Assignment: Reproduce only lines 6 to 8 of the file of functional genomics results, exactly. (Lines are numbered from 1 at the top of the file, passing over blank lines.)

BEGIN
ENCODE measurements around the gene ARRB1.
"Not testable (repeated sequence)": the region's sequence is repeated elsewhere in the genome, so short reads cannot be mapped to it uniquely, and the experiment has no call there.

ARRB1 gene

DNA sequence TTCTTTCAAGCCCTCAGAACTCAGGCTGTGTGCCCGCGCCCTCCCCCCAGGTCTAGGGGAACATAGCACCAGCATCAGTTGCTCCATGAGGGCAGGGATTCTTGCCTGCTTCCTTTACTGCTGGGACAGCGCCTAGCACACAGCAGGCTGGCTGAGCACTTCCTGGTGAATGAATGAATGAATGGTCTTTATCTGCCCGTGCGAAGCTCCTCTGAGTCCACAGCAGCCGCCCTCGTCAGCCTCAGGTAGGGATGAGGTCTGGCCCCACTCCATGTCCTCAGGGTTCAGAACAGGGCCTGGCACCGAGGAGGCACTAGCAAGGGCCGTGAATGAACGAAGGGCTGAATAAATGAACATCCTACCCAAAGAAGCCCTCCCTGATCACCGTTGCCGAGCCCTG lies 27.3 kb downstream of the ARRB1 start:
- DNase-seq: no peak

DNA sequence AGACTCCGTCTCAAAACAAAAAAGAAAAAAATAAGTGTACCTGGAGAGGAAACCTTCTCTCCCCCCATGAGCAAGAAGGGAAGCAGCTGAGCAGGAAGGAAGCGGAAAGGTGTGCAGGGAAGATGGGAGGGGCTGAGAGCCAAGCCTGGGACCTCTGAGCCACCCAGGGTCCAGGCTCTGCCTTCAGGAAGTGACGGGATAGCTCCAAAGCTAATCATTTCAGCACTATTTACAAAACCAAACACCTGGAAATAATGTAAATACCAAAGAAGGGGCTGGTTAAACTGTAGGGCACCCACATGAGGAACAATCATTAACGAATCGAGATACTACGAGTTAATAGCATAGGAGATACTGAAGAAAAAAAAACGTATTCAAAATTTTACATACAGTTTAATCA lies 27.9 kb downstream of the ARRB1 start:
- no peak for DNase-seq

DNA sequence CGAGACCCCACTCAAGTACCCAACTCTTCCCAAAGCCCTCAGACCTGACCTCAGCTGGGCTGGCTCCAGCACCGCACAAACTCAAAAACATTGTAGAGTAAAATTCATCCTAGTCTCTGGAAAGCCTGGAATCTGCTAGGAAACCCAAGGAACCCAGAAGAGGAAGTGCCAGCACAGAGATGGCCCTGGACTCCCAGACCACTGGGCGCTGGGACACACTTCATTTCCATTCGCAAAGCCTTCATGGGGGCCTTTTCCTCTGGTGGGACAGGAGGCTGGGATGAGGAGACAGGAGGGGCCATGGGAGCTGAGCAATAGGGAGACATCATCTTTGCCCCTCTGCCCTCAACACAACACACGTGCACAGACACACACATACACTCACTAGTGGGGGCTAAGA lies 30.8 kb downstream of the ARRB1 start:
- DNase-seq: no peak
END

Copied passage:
DNA sequence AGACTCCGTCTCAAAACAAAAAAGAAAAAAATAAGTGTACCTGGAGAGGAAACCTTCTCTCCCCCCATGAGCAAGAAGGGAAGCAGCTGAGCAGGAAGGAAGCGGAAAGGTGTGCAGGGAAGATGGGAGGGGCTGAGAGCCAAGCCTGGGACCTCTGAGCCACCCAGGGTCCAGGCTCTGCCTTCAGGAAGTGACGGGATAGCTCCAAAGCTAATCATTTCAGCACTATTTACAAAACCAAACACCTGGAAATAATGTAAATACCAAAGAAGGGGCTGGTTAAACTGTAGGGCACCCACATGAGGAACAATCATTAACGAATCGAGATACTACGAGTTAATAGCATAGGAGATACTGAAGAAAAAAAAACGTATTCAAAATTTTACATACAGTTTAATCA lies 27.9 kb downstream of the ARRB1 start:
- no peak for DNase-seq

DNA sequence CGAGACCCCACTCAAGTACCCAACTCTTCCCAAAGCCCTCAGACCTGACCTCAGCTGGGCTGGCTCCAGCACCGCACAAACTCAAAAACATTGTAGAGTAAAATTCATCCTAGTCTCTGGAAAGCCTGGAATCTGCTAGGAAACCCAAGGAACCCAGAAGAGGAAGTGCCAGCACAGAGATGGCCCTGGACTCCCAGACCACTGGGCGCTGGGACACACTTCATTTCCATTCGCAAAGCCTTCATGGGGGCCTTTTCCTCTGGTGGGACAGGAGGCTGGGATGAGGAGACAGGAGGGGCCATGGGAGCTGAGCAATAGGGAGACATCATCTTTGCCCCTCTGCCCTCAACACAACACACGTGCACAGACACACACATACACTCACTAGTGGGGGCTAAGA lies 30.8 kb downstream of the ARRB1 start: